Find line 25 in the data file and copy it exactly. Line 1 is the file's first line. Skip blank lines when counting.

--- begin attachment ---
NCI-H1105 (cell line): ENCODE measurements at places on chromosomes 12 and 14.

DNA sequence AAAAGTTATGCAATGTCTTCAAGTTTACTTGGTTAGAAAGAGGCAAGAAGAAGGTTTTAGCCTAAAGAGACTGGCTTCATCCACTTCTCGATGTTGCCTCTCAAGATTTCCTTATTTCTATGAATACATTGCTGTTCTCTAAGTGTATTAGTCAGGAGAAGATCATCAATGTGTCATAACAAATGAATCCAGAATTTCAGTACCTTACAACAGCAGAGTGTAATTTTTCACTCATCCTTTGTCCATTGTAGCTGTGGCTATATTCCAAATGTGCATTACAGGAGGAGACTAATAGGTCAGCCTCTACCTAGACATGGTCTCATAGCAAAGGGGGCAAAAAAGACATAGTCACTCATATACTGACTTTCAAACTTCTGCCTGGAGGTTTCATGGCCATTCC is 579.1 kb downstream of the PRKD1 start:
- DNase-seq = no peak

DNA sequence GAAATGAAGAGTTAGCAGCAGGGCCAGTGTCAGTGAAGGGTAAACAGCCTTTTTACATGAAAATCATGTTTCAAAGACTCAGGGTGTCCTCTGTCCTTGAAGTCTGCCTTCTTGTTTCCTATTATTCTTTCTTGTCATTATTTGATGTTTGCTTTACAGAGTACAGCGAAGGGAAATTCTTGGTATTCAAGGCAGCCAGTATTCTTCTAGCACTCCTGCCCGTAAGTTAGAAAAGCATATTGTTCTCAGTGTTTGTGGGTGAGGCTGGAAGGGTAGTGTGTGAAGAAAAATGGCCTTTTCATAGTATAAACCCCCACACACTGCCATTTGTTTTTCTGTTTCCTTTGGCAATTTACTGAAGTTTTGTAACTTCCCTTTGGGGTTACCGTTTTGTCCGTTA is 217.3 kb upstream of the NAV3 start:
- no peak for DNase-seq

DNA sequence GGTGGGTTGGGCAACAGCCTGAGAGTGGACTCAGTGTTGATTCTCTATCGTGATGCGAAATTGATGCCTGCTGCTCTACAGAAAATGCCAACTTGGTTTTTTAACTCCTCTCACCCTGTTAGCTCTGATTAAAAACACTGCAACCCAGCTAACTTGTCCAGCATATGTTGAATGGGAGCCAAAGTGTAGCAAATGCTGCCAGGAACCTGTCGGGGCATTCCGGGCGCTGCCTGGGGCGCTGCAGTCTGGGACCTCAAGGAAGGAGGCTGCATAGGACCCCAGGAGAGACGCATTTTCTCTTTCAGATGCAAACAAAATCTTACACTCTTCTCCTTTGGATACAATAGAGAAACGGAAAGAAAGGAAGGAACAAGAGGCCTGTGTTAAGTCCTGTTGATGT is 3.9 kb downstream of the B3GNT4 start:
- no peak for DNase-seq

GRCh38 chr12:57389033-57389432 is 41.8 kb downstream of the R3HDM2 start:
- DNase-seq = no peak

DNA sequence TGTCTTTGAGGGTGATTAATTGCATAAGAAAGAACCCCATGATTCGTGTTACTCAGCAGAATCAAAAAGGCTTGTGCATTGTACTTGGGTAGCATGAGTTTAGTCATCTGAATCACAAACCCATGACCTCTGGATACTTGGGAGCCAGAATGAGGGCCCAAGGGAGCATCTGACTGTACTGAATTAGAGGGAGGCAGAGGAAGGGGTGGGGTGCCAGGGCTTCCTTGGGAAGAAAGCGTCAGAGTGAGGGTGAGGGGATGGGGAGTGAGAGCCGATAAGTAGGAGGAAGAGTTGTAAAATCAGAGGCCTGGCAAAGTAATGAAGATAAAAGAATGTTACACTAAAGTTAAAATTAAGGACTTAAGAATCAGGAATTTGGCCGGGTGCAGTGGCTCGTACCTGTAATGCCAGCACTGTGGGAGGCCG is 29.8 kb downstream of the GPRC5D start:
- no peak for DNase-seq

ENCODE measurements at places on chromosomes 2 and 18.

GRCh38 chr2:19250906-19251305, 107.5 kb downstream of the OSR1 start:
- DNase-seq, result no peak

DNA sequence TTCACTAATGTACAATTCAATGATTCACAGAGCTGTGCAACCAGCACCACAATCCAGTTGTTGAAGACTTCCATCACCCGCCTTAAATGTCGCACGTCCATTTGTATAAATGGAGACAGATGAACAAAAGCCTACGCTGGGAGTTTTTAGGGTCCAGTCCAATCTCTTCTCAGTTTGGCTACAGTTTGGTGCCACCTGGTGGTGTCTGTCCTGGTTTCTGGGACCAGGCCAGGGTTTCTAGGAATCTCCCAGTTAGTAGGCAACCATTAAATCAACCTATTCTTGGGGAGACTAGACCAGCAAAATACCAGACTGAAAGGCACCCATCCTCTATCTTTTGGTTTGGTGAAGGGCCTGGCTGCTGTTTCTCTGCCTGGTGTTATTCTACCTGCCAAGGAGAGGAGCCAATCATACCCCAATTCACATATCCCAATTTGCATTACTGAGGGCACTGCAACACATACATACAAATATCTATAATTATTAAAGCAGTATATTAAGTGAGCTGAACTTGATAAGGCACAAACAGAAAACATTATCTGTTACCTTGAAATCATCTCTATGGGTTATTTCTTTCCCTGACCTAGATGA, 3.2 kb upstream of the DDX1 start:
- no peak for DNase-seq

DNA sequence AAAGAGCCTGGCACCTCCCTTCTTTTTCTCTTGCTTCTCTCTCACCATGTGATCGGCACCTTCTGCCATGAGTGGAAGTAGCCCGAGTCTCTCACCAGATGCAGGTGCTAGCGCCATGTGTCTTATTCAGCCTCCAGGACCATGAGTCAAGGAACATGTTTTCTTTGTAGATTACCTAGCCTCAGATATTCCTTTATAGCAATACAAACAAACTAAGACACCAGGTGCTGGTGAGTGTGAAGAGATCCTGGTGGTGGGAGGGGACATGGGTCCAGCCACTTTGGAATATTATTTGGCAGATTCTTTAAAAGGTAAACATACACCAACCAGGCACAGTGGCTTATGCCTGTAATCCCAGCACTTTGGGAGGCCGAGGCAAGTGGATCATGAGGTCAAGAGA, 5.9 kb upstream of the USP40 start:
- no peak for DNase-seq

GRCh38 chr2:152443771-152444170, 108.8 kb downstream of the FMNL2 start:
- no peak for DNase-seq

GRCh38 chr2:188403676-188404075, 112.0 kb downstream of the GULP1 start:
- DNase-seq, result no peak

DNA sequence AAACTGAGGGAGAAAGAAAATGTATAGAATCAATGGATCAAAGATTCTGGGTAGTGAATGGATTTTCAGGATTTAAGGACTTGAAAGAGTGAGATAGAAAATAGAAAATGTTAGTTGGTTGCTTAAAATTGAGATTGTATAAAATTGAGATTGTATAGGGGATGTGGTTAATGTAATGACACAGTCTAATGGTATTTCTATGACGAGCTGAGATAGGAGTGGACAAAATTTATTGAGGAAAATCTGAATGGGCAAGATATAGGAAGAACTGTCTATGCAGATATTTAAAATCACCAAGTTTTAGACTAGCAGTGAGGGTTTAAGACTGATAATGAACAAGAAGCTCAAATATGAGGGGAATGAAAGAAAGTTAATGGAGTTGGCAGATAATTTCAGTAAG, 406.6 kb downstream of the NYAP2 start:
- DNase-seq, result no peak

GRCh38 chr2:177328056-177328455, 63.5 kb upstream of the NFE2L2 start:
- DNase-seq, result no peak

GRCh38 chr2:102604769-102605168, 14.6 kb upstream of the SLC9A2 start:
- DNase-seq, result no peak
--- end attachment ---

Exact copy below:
GRCh38 chr2:177328056-177328455, 63.5 kb upstream of the NFE2L2 start: